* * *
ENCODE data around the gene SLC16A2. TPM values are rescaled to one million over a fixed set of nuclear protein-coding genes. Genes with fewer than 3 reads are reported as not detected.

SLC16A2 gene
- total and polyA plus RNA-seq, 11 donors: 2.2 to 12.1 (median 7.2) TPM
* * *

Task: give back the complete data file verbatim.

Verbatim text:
ENCODE data around the gene SLC16A2. TPM values are rescaled to one million over a fixed set of nuclear protein-coding genes. Genes with fewer than 3 reads are reported as not detected.

SLC16A2 gene
- total and polyA plus RNA-seq, 11 donors: 2.2 to 12.1 (median 7.2) TPM